My Water Heater Is Leaking! (Solved)

My Water Heater Is Leaking

Bad news! There’s a water heater leaking in my basement and what may begin as a small issue, may soon become a major headache if it isn’t dealt with immediately. 

A little bit of water can easily be wiped up, but if your little trickle becomes a flood, you have a problem that can do damage to possessions and your flooring, drywalling, and a ceiling below.

The first thing to do is determine where the leak is and if you are at risk of a more severe problem in a brief space of time. You may be able to locate the source yourself, decide if it can be repaired easily, or if you need a new water heater. A call to the plumber may probably be your best option.

Some common causes of water heater leaking are:

      • Age of the water heater
      • Incorrect installation
      • Plumbing problems due to age
      • Lack of or poor maintenance
      • Loose valves
      • Pressure within the tank

The Leaking Water Heater: Where and Is it Serious?

If a water heater has not been installed correctly, sooner or later, there will be a problem.

The first place you can look is the drain valve located near the tank’s bottom. This valve drains sediment from your water heater. If your leak is coming from this valve, that’s really good news because it can be easily replaced and won’t cost you all that much.

If the drain valve isn’t the problem, then the entire water tank needs to be inspected. If you have a water heater leaking from the bottom, it does not bode well.

In this case, there may be quite a build-up of sediment in your tank, and as a result, it has corroded the tank’s bottom. If this is the case, you may have to replace the water heater entirely.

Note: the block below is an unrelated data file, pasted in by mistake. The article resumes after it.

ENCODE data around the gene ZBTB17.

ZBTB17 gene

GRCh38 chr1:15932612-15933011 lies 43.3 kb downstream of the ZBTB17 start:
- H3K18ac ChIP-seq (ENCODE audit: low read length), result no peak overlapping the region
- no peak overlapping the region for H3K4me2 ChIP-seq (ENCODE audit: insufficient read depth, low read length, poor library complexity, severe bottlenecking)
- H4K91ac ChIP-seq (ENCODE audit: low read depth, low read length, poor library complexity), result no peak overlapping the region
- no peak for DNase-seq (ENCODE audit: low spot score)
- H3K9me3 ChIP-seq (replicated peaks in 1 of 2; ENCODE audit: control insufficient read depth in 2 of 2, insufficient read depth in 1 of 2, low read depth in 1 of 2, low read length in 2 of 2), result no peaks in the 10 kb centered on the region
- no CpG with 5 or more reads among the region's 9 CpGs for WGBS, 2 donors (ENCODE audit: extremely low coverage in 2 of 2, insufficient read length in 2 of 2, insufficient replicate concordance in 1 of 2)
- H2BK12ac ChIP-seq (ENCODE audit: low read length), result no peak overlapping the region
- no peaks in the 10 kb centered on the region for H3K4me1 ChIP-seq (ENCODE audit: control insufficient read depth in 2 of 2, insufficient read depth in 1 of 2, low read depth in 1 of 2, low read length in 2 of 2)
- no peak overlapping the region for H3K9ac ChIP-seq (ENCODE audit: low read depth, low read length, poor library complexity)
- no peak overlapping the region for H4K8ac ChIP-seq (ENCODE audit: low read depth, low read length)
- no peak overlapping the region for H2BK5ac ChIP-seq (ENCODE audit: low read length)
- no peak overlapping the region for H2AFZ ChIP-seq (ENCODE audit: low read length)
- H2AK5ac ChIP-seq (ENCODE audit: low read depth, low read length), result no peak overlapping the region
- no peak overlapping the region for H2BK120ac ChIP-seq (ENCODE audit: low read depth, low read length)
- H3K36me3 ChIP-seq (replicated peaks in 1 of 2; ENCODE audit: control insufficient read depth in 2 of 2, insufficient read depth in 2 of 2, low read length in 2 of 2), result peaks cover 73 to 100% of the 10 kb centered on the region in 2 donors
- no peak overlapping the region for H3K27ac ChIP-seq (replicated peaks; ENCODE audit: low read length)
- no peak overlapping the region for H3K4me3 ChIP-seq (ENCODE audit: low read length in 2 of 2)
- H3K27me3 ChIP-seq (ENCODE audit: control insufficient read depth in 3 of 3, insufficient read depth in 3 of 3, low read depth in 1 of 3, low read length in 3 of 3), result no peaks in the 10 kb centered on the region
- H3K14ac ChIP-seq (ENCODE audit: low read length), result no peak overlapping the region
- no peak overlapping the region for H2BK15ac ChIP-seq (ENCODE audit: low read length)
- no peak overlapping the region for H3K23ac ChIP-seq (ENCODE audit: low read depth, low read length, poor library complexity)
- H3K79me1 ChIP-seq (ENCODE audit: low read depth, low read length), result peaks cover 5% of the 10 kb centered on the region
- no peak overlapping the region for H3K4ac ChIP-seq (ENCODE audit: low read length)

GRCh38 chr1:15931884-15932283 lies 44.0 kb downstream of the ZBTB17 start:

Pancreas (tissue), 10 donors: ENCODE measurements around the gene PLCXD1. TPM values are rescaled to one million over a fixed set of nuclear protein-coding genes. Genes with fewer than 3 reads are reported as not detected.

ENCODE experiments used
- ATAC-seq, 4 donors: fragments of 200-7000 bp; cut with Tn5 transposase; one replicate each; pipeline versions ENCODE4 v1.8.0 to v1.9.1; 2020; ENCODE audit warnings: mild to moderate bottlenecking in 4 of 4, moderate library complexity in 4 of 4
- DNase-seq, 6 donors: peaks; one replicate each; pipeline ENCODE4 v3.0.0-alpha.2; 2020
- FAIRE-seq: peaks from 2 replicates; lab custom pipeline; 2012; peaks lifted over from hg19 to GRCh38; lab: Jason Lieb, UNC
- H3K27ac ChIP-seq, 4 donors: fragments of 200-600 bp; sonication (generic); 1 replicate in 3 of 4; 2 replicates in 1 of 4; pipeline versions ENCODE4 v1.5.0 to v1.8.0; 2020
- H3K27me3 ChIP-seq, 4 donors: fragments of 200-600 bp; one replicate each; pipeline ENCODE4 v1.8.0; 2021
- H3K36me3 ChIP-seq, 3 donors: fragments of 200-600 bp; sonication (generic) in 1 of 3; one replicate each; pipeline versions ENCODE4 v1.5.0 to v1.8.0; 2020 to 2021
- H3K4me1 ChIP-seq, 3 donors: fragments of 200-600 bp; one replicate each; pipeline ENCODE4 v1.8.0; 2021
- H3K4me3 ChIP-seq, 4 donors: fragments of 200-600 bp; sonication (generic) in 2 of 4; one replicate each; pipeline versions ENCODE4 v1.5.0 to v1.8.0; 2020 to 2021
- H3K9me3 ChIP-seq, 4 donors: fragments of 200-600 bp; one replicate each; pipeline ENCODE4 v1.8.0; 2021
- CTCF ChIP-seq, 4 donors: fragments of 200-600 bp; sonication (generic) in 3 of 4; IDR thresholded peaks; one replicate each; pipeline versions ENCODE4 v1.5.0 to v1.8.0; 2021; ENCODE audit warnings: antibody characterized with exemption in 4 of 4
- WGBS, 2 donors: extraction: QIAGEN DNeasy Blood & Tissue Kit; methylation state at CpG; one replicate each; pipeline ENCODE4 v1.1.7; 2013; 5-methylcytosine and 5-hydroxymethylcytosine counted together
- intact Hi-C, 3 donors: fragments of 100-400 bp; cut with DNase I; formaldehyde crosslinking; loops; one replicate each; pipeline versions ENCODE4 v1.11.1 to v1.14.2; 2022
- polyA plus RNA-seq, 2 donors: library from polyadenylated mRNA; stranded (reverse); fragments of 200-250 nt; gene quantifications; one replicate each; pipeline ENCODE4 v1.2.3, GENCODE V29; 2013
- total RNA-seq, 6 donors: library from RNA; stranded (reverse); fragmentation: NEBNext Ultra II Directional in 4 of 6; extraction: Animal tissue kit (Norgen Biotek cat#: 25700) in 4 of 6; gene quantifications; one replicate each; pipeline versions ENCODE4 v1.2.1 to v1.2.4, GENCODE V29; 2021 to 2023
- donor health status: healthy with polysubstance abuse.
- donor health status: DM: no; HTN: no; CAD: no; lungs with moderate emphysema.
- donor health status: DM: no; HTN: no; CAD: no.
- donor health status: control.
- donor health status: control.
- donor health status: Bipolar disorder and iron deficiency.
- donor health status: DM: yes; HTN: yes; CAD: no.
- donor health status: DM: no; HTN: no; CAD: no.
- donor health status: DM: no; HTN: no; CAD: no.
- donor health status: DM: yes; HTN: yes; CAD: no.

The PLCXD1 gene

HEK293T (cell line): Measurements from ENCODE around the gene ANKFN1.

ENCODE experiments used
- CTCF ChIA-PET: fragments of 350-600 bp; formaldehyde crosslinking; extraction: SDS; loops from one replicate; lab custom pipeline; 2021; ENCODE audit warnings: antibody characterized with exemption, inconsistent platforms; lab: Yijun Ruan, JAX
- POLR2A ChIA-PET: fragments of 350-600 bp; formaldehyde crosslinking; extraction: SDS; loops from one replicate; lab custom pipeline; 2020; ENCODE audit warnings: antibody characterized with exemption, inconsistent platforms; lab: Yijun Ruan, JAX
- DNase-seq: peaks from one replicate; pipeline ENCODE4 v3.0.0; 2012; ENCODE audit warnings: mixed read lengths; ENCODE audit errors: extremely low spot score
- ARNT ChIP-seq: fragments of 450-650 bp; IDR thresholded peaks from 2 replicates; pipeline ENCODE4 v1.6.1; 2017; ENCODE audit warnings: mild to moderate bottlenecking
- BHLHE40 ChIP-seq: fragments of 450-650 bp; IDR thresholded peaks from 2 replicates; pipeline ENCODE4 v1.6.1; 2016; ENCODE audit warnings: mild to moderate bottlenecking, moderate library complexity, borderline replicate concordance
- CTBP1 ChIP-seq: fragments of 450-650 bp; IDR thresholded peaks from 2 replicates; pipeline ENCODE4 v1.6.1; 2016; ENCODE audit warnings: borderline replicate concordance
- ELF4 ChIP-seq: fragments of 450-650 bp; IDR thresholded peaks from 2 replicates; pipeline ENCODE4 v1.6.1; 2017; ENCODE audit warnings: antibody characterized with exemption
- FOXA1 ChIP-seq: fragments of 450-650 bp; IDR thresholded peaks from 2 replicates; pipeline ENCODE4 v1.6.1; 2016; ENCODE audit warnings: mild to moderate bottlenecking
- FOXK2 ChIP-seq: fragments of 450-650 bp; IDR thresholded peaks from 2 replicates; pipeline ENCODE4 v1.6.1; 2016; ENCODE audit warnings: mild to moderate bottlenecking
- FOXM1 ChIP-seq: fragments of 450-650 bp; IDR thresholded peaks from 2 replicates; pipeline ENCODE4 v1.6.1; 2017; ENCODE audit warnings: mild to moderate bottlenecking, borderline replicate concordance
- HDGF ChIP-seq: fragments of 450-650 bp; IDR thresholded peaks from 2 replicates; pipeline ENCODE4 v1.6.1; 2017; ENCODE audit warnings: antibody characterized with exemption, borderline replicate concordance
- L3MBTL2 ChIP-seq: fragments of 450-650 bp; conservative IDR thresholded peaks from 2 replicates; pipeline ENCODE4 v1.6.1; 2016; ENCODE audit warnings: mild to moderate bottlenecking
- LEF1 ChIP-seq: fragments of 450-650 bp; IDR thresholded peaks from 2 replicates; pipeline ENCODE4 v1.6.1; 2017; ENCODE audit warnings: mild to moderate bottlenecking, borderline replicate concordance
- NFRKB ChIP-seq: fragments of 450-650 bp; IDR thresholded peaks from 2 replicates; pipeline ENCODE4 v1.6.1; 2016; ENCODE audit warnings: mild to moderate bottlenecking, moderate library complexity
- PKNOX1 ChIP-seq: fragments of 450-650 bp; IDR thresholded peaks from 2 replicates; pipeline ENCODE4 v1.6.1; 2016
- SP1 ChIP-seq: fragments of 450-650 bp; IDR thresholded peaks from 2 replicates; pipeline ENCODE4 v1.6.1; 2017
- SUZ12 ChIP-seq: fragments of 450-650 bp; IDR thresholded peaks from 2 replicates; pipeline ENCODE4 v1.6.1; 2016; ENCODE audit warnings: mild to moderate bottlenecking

See also: Can old water heater make you sick?

While sediment build-up and drain-valve issues are probably the two most common reasons for a leaky water heater, they aren’t the only ones. Here are some of the most likely causes for a hot water heater leaking:

1.) Inlet and Outlet connections for hot and cold water

This will be an easy repair if it’s the source of your leak. You will need to check the connections of the inlet and outlet pipes to verify if they happen to be loose. If so, you can tighten them up with a wrench. Otherwise, you may need to replace a pipeline that is faulty.

2.) The Valve regulating temperature and pressure relief

This valve plays an important part in keeping your water heater up and running. Its main function is to monitor the temperature of the water and the pressure within the tank. 

Pressure problems can be due to too much incoming pressure to the water heater tank or a bad valve.

Should the water become too hot, or the pressure rise too much, this valve is responsible for draining some water out of the water tank. If this valve is the source of the leak, you will see water running down the side of the tank directly from the valve.

You probably will require a new valve because the one you have is broken. Another alternative is that there is too much pressure building in your tank. This pressure is forcing the water out through the valve, basically trying to do its job. You will most likely need a plumber to resolve this scenario.

3.) The Valve that drains the heater

As we stated earlier, this is an easy repair with a limited cost of replacement if the water is leaking from the valve. In any case, check to see that the drain valve is closed completely and tightly. If it still leaks, a replacement is necessary.

4.) The Water heater is leaking from the bottom.

This is probably the most common cause of water tank leaks due to sediment build-up. This will happen especially if you’ve had your water tank for a number of years and the sediment has been building up all this time.

The sediment will corrode the bottom of the tank. With corrosion, the tank will begin to leak. If this condition is due to deterioration and the age of the water heater, you will need to have the tank replaced.

Most water heaters will last anywhere from ten to thirteen years. If yours is leaking from the bottom where the burner compartment is located, the cause may be old age. 

What should you do? Regardless, of the reason for your water heater leaking, it is always wise to call a licensed plumber who can verify the source of the leak and what your options are for repair or eventual replacement. 

Some of these repairs or replacements can be DIY, however, you need to be sure you have the necessary plumbing skills for both your safety and to limit any damage.

A Water heater leaking from the Top